Can You Train Your Brain To Be Happy?

,
Past
  • Free
  • Workshop
  • 14 to 19-year-olds
  • Speech-to-text
  • British Sign Language
  • Audio described
Photograph of a tablet standing on a wooden surface with a vinyl record shelf behind containing the spines of many colourful records. On the tabletop are coloured highlighter pens, a pen pot containing pens and an open magazine showing colourful graphics. A photographic portrait of Jamie Hale is on the tablet screen with video call icons "People", "Chat" and a red telephone icon.
Can You Train Your Brain To Be Happy?, Photo: Kathleen Arundell. Portrait © Becky Bailey.

What you'll do

Join artist Jamie Hale and psychologist Professor Ed Watkins in a creative workshop where you will explore how our brains work and how we can affect our moods. 

The workshop will start with a conversation between Jamie and Ed followed by a Q&A where you will be able to ask them questions about the ideas raised. Then you’ll have the opportunity to collaborate with others to develop the concept of an app that could help build some of these ideas into people’s everyday lives.  

This is a relaxed event. Cameras can be on or off as needed. You can move around and make noise at any time. If you need to dip in and out of the session, you can. There will be multiple ways to communicate, ask questions and participate (such as using the chat function if you do not want to use your voice).  

If you have any access requests or requirements, for example a transcript of the event, email us at  access@wellcomecollection.org or call 020 7611 2222.  

This workshop is for 14 to 19 year-olds. It is limited to 16 places and booking is essential. You will be given joining instructions for Zoom in your confirmation email.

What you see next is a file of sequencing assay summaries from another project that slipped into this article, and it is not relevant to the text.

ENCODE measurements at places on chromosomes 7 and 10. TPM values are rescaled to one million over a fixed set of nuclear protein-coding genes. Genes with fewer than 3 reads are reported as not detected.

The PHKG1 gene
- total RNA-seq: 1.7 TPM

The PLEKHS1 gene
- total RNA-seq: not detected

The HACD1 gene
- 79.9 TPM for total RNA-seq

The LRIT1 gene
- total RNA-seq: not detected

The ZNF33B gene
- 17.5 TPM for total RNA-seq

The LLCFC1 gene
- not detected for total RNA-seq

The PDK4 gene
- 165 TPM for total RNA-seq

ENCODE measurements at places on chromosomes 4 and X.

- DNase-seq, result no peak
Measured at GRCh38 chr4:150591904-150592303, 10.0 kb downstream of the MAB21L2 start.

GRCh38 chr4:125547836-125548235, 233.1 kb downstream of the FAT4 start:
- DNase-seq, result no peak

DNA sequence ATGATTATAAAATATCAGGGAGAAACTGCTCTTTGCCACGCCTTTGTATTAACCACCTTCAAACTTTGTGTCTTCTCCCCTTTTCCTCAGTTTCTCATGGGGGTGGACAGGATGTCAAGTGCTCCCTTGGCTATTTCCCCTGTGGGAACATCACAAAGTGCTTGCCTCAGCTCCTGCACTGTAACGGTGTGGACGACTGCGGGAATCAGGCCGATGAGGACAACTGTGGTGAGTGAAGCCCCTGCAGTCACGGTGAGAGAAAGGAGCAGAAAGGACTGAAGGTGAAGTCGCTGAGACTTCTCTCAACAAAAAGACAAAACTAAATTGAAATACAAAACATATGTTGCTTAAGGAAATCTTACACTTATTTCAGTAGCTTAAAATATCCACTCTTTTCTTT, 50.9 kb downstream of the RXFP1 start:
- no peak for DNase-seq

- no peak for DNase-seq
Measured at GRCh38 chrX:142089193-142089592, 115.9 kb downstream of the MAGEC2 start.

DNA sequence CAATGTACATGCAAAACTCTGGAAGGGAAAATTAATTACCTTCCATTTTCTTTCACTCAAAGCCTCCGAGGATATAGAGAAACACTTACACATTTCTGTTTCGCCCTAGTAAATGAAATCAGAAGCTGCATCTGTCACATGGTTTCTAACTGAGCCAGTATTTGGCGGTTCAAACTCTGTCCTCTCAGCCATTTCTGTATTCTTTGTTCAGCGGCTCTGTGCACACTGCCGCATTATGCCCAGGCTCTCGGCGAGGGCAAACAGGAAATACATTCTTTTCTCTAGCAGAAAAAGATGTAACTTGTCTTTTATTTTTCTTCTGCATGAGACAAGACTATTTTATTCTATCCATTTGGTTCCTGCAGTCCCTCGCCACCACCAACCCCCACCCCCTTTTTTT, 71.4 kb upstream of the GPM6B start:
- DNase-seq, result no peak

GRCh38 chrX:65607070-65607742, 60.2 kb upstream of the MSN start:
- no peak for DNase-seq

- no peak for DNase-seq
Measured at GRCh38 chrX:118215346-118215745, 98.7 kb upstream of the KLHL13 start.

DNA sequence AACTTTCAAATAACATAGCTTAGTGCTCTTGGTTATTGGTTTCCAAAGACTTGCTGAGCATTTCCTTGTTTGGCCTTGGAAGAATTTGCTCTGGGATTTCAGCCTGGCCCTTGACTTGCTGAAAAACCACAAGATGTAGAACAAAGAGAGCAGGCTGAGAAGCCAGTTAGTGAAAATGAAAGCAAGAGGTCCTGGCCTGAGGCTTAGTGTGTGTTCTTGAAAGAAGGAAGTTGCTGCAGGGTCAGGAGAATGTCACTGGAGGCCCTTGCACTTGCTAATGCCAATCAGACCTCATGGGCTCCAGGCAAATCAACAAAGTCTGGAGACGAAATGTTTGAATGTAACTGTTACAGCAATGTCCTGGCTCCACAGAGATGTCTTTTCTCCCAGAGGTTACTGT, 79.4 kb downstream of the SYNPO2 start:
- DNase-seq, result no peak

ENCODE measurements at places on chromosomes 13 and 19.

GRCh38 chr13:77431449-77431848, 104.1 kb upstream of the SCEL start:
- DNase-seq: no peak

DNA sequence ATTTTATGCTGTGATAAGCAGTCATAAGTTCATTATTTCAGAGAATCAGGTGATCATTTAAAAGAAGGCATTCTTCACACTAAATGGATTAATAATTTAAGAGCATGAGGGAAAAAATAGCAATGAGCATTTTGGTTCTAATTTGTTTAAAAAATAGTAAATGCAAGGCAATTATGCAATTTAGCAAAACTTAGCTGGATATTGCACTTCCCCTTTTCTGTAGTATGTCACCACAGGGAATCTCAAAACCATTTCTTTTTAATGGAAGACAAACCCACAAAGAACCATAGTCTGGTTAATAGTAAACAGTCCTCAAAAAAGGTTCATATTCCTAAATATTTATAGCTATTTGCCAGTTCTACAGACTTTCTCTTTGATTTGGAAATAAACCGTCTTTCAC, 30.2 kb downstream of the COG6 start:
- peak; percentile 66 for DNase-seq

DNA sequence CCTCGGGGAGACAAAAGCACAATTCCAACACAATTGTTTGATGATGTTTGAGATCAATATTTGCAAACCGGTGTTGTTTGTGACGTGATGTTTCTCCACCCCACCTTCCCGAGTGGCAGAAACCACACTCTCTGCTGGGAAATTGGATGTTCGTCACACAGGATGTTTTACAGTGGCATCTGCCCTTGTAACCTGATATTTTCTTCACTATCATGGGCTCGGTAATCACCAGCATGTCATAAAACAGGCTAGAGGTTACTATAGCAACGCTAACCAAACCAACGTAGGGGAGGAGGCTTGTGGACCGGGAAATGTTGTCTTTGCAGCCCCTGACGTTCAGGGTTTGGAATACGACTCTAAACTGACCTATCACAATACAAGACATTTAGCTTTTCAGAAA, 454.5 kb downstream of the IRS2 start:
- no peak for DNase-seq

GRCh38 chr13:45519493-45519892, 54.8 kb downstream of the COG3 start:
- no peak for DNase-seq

About your contributors

Photograph of Jamie Hale

Jamie Hale

(they/them)
Facilitator

Jamie is an artist, curator, and founder and artistic director of disability arts organisation CRIPtic Arts. They create poetry, comedy, scriptwriting and drama for page, stage and screen, and are currently directing a showcase at the Barbican Centre for autumn 2021 and a disability arts documentary. They have written for Wellcome Collection and the Guardian newspaper and have performed at venues including the Southbank Centre. Their poetry pamphlet, ‘Shield’, was published in January 2021.

Photograph of Professor Edward Watkins

Professor Edward Watkins

Contributor

Edward Watkins is Professor of Experimental and Applied Clinical Psychology at the School of Psychology, University of Exeter. He is a chartered clinical psychologist specialising in cognitive behavioural therapy. His work focuses on the psychological understanding, treatment and prevention of worry, rumination, anxiety and depression using face-to-face and digital approaches, across the lifespan. He currently leads a Horizon 2020-funded project to develop and test personalised digital self-help to promote wellbeing in young people across Europe and a large UKRI-funded project to develop and evaluate a stepped change whole university approach to improve student mental health.

Logo for Young People's Forum

Young People's Forum

Collaborator

Young people from Great Ormond Street Hospital’s Young People’s Forum were advisors and co-creators on this project, helping design the content and activity.  

Dates

,
Past

Need to know

Guaranteed (online)

Booking a ticket guarantees you entry to the online event. You will be given joining instructions in your confirmation email. If you have any access requests or requirements, for example a transcript of the event, email us at access@wellcomecollection.org or call 020 7611 2222.

Speech-to-text

This event will have live speech-to-text transcription which may be useful for people who are D/deaf, hard of hearing, deafened or neurodiverse. The text will be embedded in the event video window and ticketholders will also receive a link to open subtitles in a separate window.

British Sign Language

This event is British Sign Language interpreted. An interpreter will be embedded in the event stream/visible to all attendees and will interpret what is discussed into BSL for d/Deaf, hard of hearing and deafened attendees.

Audio described

The host and speakers will describe themselves and key visual elements they refer to, which may be useful for blind, partially sighted and neurodiverse attendees. There will not be a separate audio description track.

Our event terms and conditions